Organizing school mental health services for prevention

Why prevention?

Schools are busy places. One school psychologist serves hundreds of children. There is a Farside cartoon one of my professors is fond of: It’s a building on fire, floating down a river, about to fall off a waterfall, with a sign that says “Crisis Clinic”.

Ask a group of people who work in a high needs school if they feel like this cartoon reflects their day to day life and watch the hands go up.

Clinical skills, prevention services

Feeling like you’re operating in crisis mode is not sustainable for the long term. What if schools could respond to student crises and prevent problems from occurring in the first place?

School psychologists take a public health approach to providing school services — we respond to the immediate needs of students, but we also strategize about how to prevent challenges from occurring from the beginning. As schools serve all children regardless of need or health insurance, they are excellent places to take a public health approach to children’s mental health.

A public health approach

The public health approach has been around for decades, but has only recently made inroads into school practice. In schools, this approach is called multi-tiered systems of support (MTSS) — sometimes also referred to as the three-tiered model or the response-to-intervention model. Imagine a triangle. The base of the triangle is the largest area — this represents the universal level that aims to meet the needs of all students. The next part in the triangle is smaller and provides services for about 15% of students who need supports in addition to tier 1 to be successful. Finally, the tip of the triangle is the smallest part and represents tier 3 where about 5% of students receive intensive individualized services. Buy focusing on the universal base of the triangle and intervening early with milder problems as they develop, this model helps prevent challenges before the occur rather than waiting to provide help until problems are severe at tier 3.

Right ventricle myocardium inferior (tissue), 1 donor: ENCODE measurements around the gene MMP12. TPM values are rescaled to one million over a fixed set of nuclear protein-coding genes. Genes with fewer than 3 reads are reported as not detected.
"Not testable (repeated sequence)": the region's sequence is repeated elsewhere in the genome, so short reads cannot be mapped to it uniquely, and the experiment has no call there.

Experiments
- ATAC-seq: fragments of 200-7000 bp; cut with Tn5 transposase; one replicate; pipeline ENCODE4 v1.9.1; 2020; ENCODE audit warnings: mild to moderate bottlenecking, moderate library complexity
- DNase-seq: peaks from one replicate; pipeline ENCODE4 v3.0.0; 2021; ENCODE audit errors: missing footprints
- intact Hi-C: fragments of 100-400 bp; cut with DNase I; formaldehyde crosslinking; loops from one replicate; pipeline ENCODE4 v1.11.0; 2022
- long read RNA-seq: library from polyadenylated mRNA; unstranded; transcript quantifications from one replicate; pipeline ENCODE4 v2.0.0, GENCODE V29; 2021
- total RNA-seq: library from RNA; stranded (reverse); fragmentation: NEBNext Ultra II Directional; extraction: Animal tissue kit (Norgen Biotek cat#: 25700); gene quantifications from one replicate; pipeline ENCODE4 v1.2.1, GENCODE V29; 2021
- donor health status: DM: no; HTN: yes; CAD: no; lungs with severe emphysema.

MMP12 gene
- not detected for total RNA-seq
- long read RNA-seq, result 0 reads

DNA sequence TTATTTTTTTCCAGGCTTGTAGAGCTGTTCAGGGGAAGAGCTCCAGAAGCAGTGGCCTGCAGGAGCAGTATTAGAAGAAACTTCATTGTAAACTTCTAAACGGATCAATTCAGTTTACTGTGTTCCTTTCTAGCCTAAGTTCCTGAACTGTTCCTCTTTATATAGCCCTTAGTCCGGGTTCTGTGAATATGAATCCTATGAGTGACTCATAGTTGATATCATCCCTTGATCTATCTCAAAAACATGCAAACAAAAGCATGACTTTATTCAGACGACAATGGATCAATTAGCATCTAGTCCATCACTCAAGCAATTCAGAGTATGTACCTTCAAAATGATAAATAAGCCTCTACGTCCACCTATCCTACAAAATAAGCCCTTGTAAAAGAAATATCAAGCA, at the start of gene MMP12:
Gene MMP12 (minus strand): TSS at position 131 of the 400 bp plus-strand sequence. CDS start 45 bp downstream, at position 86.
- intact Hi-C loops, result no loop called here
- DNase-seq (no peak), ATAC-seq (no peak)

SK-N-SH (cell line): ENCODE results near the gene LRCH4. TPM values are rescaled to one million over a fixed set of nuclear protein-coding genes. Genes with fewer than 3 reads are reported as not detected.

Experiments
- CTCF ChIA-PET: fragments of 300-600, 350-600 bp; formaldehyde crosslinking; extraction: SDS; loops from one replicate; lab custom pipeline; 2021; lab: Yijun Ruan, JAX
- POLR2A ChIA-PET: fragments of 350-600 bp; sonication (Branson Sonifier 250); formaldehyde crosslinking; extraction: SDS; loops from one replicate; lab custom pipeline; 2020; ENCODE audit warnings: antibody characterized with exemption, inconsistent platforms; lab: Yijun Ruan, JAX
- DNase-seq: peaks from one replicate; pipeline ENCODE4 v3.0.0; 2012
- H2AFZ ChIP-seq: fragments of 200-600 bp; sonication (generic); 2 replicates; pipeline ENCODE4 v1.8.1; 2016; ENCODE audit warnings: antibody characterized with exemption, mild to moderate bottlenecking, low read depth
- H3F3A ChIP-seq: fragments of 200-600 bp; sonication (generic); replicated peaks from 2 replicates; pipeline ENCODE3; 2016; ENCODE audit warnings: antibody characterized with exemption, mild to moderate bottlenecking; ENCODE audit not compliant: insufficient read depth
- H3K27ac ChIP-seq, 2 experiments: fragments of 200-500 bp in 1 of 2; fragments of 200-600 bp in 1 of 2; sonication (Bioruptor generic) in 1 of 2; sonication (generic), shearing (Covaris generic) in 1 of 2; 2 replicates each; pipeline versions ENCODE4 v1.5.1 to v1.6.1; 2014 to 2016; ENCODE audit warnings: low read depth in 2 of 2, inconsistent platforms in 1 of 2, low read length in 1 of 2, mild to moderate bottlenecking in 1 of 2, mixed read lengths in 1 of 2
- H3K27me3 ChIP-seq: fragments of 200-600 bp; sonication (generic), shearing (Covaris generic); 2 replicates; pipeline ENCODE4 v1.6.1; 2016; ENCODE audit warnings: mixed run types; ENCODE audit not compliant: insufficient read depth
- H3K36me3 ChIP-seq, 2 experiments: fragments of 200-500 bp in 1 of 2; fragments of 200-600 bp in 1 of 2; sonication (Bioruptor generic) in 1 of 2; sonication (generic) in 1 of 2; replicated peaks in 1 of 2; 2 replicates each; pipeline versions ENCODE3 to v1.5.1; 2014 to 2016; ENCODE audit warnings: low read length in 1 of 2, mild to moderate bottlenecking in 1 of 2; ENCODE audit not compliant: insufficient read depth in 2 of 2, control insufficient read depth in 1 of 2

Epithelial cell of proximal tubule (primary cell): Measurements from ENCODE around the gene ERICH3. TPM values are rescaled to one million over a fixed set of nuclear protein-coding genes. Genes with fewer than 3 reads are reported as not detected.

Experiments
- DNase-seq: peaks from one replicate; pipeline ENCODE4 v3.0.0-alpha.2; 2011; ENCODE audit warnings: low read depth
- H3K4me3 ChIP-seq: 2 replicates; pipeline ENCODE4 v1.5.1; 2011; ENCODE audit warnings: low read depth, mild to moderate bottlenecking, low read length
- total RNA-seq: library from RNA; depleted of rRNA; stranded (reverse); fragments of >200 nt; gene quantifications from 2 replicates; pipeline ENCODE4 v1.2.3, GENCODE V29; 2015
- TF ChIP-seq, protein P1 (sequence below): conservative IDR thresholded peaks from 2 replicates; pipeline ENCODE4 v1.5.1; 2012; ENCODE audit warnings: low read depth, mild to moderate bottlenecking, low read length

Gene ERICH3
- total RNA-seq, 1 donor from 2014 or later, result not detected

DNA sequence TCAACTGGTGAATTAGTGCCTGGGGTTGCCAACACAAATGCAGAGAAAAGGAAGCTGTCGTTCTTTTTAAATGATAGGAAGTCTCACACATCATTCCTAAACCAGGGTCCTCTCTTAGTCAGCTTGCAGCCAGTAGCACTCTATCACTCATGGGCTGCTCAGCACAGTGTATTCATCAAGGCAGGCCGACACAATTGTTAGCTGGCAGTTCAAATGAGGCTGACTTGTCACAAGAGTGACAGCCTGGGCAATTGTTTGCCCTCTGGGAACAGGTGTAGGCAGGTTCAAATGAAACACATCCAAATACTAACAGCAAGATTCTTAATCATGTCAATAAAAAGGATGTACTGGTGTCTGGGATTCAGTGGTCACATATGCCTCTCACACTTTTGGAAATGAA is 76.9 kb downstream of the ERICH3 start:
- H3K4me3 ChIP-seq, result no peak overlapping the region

At the universal level, all students receive services. This can look like evidence-based systems for positively managing challenging behavior in class, strong reading curriculums, and social-emotional learning instruction to help all children recognize and understand their emotions. Tier 2 services involve a brief problem solving assessment to identify the students’ needs. Interventions at this level are typically time limited or delivered in group format to be resource efficient — for example additional small group instruction might be provided to a struggling reader, group counseling to students with social skills challenges, or brief in class behavioral interventions for students who are off task. In tier 3, assessments are more comprehensive and services are more intensive — such as individualized instruction, counseling, and case management. At this level, services often involve multiple providers both inside and outside of the school, warrant greater family involvement, and may involve services through special education.

At each level, there is an emphasis on providing evidence-based interventions and collecting data so that the team serving the students can make decisions on whether or not the services provided are working.

A public health approach like MTSS helps schools meet the needs of all students. Incorporating population health thinking is critical in schools as most schools do not have enough resources to provide intensive services to a large number of students. Addressing challenges before they start or become severe is the right thing to do for children and helps school providers keep from continually running in crisis mode. Prevention, from both an ethical and logistical standpoint, is the key.


Want to know more? The National Association of School Psychologists has a resource sheet on using MTSS to support all students. Curious about who school psychologists are and what they do? You can find more information about school psychologists here.

Published by Erik Reinbergs, PhD

Postdoc in School Psychology

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